I’ve witnessed a number of crashes and other incidents while bicycling: bikes running into other bikes (usually on accident, but not aways), cars running into bikes on accident. I’ve never seen a car intentionally hit a bicycle. Until last Wednesday. As far as I know the victims suffered only minor injuries and property damage.

A group of around 20 riders was traveling west on Champaign county road 1100N, ½ mile East of county highway 6 (Seymour slab). I had just rotated to the back of the group when a short while later I heard a car horn honking several times in rapid succession. There was already enough room for the car to pass, but as is customary in this situation (even if the driver is an asshole), I was preparing to hug the shoulder to provide the driver an excessively wide berth. I don’t like to take chances.

The driver had different plans. Just a very brief moment after I first heard the honking (and I was at the back of the group, so I heard it before anyone else) the driver was already up along side of the rider next to me, passing within maybe a foot or two. This scared the hell out of me. As the driver continued passing the group he (I’m assuming it was a he, I’d like to think women aren’t this stupid) moved closer and closer to each rider. As the car moved up I could see a good four feet of pavement and at least one or two more feet of solid grass shoulder to the left of the car. It was absolutely, unmistakably clear this was no accident. This was intentional.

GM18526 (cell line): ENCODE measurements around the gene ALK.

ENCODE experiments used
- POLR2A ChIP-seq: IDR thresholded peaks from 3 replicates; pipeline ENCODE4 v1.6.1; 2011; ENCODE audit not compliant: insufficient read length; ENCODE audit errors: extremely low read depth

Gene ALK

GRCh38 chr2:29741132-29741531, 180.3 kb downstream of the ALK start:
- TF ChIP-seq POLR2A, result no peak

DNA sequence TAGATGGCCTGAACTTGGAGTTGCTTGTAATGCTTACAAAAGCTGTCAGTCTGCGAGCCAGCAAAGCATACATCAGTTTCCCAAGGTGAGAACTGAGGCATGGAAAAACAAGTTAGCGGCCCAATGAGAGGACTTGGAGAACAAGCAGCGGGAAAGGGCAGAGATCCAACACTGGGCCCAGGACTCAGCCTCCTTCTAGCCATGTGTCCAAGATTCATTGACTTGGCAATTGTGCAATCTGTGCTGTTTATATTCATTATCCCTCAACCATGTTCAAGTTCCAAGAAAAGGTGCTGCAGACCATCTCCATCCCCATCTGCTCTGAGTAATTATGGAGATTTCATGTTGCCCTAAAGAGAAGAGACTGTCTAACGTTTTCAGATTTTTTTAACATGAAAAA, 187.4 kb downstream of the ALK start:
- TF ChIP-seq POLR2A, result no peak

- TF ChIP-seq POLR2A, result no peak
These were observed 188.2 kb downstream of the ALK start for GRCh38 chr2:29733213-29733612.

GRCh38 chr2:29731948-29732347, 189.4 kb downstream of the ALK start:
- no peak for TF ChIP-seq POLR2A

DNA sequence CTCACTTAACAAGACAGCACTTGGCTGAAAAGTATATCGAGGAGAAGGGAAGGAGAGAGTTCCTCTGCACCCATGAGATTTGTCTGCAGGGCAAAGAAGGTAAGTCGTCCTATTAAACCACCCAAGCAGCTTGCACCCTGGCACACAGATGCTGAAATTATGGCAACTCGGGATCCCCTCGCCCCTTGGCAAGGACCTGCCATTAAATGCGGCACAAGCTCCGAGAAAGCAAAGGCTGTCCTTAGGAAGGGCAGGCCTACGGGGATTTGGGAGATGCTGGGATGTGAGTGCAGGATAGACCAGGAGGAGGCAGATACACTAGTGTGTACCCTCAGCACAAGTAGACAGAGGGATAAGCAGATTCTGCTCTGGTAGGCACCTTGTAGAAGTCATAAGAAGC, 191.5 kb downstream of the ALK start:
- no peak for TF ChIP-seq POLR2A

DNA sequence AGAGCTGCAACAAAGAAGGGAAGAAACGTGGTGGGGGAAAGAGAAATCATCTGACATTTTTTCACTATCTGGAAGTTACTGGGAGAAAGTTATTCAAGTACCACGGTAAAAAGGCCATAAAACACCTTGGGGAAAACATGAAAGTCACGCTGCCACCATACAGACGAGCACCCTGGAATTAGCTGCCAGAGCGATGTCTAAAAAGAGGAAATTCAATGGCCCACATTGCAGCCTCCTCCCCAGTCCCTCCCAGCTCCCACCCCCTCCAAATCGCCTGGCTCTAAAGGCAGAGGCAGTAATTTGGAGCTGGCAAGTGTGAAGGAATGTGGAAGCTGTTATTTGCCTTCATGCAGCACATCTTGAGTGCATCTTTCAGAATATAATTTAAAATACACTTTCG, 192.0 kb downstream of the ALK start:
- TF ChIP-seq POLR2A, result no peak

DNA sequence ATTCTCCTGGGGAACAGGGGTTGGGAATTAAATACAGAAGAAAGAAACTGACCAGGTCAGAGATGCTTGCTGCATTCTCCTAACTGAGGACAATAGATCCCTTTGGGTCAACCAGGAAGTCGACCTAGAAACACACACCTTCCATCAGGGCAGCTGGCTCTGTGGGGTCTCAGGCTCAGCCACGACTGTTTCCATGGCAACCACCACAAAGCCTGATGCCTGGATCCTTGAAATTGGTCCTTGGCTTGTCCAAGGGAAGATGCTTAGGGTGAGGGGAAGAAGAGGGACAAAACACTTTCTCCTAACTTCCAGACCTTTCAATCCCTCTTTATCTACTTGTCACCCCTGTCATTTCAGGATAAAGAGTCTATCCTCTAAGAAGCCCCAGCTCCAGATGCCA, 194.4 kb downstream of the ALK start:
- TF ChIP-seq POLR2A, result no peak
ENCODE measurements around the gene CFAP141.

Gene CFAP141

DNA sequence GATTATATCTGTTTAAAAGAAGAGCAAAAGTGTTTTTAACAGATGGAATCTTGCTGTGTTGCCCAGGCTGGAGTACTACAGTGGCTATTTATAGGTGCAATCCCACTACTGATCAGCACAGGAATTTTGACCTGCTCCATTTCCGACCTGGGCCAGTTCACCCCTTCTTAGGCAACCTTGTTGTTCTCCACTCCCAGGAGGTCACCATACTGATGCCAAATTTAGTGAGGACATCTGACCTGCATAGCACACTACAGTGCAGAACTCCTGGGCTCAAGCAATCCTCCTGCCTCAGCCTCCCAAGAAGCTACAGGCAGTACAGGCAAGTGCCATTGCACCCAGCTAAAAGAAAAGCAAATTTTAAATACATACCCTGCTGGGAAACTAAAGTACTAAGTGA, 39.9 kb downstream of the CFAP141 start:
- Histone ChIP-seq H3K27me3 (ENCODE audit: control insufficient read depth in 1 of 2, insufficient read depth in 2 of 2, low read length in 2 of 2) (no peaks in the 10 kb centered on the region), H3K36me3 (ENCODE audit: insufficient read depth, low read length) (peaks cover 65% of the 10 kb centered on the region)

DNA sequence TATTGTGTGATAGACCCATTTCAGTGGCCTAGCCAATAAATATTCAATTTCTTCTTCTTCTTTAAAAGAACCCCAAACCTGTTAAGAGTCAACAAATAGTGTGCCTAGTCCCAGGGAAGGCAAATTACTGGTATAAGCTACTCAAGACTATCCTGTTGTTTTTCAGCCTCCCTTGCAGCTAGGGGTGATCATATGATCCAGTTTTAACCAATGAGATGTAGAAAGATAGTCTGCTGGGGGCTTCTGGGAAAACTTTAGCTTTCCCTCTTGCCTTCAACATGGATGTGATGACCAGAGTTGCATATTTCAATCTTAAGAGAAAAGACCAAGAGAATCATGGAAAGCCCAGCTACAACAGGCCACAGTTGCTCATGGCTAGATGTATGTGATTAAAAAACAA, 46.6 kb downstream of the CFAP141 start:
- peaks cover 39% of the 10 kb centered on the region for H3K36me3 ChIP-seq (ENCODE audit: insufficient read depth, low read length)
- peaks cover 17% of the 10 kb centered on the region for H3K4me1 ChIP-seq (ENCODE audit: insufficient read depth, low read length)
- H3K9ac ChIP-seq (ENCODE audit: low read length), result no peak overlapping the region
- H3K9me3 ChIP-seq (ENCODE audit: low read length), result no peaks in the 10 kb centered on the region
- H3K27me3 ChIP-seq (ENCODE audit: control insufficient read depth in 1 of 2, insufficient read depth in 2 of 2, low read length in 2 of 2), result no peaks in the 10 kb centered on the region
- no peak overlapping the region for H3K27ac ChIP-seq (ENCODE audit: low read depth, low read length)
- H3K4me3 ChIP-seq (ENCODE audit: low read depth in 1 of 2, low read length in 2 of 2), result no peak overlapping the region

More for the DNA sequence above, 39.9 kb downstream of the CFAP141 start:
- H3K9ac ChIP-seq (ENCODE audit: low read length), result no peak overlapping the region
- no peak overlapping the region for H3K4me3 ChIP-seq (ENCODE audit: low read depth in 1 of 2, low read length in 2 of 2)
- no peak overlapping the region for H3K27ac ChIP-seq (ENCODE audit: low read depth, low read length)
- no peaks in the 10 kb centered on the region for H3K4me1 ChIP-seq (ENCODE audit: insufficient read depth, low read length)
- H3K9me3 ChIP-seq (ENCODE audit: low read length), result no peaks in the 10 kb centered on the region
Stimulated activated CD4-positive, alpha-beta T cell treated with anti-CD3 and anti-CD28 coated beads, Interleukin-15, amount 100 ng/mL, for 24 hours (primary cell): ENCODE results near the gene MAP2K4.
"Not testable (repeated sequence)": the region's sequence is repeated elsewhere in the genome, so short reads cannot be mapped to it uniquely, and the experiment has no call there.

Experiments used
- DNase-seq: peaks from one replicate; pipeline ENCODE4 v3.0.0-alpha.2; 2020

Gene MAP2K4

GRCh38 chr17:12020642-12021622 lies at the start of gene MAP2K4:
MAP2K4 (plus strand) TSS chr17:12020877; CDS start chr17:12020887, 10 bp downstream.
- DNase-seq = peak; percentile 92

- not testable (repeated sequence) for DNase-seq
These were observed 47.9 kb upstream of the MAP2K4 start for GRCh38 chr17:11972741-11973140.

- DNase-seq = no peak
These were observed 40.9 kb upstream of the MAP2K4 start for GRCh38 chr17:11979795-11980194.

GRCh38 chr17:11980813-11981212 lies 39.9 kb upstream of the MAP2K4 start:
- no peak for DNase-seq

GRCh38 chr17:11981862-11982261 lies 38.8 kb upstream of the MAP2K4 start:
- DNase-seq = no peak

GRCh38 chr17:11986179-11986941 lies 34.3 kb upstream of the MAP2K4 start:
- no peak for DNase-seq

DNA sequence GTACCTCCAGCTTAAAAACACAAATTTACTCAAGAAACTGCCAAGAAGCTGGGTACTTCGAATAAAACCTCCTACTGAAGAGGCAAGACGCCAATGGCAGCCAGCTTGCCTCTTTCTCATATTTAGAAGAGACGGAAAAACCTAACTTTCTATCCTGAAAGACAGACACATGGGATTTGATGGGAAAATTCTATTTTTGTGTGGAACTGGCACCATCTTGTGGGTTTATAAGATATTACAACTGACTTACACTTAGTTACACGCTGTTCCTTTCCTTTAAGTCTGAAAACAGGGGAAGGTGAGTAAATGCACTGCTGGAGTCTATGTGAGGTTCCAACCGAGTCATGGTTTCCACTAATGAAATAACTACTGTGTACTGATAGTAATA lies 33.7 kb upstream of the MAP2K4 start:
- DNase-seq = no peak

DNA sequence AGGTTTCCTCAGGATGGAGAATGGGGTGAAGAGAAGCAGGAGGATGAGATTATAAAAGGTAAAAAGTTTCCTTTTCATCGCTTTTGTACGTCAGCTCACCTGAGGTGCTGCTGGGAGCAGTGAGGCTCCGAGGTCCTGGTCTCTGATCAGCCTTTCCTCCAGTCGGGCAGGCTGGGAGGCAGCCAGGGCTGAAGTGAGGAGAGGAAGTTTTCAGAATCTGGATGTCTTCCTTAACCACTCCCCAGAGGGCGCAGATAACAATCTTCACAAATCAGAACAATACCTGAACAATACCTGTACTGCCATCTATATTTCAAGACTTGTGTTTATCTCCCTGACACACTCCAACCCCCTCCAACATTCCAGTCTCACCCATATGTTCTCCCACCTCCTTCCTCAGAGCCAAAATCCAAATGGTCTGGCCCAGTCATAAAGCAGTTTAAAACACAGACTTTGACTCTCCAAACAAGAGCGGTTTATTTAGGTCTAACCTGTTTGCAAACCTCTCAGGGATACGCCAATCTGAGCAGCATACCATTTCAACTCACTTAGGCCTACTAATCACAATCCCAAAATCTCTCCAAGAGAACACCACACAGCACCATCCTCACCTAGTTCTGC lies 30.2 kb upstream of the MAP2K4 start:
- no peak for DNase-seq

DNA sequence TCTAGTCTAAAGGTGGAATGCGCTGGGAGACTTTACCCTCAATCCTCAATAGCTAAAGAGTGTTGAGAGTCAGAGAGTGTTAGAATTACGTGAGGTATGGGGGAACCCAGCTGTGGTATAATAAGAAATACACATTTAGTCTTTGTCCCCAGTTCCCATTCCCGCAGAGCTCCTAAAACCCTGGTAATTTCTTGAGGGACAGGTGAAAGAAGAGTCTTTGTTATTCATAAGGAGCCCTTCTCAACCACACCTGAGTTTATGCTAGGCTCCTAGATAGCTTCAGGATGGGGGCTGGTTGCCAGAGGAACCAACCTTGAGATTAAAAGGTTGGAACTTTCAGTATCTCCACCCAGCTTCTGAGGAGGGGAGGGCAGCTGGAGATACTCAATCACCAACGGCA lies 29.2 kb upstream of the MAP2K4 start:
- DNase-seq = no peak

I obviously don’t know whether the driver intended to hit anyone or just to drive really close to teach us a lesson for daring to travel on his road, but after passing within inches of a few people he finally bumped one (who managed to stay upright), then struck the next one pretty hard knocking him halfway across the road into the other riders. Fortunately, they all also managed to stay upright. Then, as would be expected from any individual this classy, he sped off, leaving in his wake at least three crimes, 20 witnesses, and one photograph which clearly shows his car and license plate number. What a fucking idiot.

Taking a look at Illinois state Rules of the Road we can see the following: